Georgetown Calls for Full Implementation of Trump Administration’s Strategy for Women, Peace and Security


June 12, 2019–Washington, DC–The Georgetown Institute for Women, Peace and Security (GIWPS) applauds the Trump Administration for the release of its Strategy on Women, Peace and Security, which recognizes women’s critical contributions to global peace and security.

GIWPS urges Departments of State, Defense, Homeland Security, and USAID to fully implement the strategy, and we call on Congress to ensure accountability in order to make this an effective mechanism for promoting stable and lasting peace.

The United States is the first country in the world with a comprehensive law on Women, Peace, and Security, and this strategy is designed to advance the U.S. leadership role in its diplomatic, defense, and development missions.

“Now, the world will be watching to see how seriously, purposefully, and effectively we implement this strategy—and how the strategy will address realties around the world,” said Amb. Melanne Verveer, GIWPS executive director.

The U.S. is engaged in mitigating many conflicts around the globe that call for an immediate application of the strategy.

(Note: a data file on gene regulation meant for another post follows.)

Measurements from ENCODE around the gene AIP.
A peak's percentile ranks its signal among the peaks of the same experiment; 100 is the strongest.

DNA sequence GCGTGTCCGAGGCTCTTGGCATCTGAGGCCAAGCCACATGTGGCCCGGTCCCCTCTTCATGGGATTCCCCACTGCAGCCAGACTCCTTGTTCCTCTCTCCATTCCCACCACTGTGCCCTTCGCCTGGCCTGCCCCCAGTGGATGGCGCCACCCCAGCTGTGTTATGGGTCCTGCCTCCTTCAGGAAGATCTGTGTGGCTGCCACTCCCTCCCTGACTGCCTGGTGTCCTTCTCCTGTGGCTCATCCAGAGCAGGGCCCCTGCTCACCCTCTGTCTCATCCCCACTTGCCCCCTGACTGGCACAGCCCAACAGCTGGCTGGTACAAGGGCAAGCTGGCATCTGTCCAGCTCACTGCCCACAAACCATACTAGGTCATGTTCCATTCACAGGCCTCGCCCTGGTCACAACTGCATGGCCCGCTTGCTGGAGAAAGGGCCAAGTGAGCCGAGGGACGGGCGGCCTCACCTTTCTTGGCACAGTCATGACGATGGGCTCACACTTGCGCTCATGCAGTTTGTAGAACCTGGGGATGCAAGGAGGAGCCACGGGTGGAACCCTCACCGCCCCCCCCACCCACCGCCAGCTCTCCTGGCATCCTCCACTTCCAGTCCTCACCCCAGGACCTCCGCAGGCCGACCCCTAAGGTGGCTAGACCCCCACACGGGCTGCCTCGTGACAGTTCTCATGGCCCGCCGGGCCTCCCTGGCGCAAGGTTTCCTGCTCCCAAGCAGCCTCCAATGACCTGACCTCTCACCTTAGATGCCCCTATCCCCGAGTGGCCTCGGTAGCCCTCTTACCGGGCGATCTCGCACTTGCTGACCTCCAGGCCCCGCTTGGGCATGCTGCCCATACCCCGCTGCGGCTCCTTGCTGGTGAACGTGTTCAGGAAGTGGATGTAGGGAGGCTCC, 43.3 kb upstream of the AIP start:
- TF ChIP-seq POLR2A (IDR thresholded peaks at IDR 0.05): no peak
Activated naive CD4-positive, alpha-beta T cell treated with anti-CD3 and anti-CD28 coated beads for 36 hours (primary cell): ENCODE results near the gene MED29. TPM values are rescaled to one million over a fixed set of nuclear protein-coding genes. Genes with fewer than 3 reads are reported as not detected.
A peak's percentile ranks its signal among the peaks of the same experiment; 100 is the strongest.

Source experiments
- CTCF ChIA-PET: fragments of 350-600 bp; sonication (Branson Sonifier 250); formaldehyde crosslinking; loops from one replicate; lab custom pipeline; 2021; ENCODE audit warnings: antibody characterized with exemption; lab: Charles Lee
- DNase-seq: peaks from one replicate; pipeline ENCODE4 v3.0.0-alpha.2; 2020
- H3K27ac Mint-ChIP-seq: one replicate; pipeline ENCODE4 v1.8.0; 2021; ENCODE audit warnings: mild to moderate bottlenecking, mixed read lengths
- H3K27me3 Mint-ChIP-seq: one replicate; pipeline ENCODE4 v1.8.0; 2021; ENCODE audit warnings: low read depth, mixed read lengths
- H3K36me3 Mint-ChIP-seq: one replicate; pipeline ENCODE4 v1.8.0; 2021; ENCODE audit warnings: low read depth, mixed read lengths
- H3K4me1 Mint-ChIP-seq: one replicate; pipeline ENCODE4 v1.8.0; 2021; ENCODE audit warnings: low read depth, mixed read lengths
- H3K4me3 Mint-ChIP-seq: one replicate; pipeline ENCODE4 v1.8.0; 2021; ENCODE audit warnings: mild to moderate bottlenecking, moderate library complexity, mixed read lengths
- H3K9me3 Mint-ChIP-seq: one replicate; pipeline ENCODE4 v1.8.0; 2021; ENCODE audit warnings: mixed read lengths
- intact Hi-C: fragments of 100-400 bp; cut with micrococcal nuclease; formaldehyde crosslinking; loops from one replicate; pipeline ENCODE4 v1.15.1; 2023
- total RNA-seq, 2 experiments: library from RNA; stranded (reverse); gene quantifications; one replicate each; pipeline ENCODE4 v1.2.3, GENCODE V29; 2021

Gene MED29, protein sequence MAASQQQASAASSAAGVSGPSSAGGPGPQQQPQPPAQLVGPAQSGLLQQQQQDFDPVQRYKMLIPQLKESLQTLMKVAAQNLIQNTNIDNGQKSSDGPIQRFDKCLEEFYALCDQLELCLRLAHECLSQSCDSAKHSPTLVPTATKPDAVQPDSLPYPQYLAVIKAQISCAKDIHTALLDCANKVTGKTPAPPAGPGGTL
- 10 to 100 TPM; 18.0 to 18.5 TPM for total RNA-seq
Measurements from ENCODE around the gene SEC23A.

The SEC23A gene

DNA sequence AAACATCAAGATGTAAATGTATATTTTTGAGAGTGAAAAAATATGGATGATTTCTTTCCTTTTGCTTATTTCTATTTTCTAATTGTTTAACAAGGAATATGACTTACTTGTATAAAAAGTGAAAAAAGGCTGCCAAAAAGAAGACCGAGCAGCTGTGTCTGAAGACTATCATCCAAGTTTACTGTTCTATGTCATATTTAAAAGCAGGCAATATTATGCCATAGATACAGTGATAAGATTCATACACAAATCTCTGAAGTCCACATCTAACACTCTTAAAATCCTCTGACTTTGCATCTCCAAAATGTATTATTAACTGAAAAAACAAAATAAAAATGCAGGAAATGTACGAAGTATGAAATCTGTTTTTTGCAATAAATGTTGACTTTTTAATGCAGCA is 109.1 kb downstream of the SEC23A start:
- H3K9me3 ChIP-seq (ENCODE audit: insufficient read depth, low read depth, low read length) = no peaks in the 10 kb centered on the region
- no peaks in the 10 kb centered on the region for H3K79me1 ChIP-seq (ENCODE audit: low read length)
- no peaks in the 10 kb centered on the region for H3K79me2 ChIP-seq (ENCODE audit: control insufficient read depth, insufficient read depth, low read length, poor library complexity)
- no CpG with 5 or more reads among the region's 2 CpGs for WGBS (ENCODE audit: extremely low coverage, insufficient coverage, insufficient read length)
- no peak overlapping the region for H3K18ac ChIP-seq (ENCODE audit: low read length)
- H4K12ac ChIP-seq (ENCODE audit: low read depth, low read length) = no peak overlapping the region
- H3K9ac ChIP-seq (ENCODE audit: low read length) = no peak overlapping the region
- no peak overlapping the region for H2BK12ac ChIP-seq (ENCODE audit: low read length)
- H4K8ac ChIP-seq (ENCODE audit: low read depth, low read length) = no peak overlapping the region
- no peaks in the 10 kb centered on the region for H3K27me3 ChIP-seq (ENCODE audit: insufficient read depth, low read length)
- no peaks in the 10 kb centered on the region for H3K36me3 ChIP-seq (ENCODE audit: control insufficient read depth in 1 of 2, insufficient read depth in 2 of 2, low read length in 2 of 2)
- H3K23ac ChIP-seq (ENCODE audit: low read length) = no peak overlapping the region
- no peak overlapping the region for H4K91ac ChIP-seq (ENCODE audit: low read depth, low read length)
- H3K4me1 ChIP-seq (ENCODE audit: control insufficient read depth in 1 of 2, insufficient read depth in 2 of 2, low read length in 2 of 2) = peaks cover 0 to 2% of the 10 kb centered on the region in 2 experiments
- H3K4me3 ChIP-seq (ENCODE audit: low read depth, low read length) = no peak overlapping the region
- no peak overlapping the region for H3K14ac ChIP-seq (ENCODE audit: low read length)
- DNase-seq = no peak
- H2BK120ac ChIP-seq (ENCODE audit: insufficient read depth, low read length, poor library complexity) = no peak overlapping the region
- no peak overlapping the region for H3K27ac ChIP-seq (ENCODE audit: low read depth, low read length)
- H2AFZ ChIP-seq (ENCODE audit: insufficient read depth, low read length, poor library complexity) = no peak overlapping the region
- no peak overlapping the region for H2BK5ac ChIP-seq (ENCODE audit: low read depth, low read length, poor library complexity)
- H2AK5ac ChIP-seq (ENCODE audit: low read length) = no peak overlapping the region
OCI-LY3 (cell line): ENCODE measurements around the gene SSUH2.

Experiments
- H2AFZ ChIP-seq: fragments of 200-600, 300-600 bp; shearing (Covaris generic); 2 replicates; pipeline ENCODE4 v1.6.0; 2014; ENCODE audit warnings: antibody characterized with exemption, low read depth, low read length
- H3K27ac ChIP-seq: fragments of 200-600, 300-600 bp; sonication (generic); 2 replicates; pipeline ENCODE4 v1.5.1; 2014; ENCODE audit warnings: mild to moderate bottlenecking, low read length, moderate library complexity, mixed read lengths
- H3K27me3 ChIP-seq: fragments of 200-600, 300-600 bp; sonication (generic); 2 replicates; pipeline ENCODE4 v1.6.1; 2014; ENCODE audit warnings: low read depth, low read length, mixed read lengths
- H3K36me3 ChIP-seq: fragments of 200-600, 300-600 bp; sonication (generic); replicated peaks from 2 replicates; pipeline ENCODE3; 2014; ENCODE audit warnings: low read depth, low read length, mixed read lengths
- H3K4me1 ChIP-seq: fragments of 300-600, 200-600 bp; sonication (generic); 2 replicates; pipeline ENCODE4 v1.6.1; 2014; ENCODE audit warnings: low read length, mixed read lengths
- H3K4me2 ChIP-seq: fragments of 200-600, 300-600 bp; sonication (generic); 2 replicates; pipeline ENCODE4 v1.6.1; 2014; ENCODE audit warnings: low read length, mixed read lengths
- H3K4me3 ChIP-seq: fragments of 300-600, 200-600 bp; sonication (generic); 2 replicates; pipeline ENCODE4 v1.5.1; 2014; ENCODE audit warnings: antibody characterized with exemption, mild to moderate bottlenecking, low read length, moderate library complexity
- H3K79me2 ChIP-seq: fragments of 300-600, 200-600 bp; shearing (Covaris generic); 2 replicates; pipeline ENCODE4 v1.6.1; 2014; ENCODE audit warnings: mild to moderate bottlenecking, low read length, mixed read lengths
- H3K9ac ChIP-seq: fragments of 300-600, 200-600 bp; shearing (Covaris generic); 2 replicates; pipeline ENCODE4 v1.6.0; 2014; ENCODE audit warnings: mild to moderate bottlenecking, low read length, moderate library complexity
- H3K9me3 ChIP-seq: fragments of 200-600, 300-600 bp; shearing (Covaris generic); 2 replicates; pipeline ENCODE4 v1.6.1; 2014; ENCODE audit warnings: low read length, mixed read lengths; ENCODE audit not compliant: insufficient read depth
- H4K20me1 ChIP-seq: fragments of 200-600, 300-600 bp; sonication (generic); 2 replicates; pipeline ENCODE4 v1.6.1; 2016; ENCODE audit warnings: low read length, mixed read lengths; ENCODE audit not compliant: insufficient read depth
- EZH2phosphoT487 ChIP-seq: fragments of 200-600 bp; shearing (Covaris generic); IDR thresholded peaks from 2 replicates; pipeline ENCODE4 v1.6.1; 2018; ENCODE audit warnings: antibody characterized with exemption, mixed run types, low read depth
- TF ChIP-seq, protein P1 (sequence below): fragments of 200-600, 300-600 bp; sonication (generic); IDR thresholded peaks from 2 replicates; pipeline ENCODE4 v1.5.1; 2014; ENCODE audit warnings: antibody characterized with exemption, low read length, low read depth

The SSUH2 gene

“If implemented comprehensively this strategy presents the United States with an exceptional opportunity to end conflicts by leveraging the expertise and influence of women,” according to Carla Koppell, GIWPS distinguished fellow.

In Afghanistan, the U.S. must enable women’s ‘meaningful participation’ in ongoing peace talks and continue to bolster ‘women’s capacity, credibility, and professional development’ so they can be more effectively involved in future security decisions.

In Yemen, Ukraine, and DRC, the U.S. must prioritize the ‘inclusion of women leaders and women’s organizations in the prevention and resolution of conflict.’

From Sudan, to gang wars in Central America, to the Rohingya crisis Myanmar and Yazidi communities in Iraq, the U.S. must ‘promote the protection of women and girls’ human rights, access to aid, and safety from violence and abuse.’

In post-conflict communities from Colombia, to Liberia, to Bosnia and Herzegovina, the U.S. must ‘support local women’s peace-building organizations’ and ‘seek to ensure women and girls receive equal access to justice.’

“It is going to take political will at the highest levels to fully implement this strategy—and see positive returns for sustainable peace,” said Amb. Verveer.


The Georgetown Institute for Women, Peace and Security seeks to promote a more stable, peaceful, and just world by focusing on the important role women play in preventing conflict and building peace, growing economies, and addressing global threats. We engage in rigorous research, host global convenings, and nurture the next generation of leaders at Georgetown.

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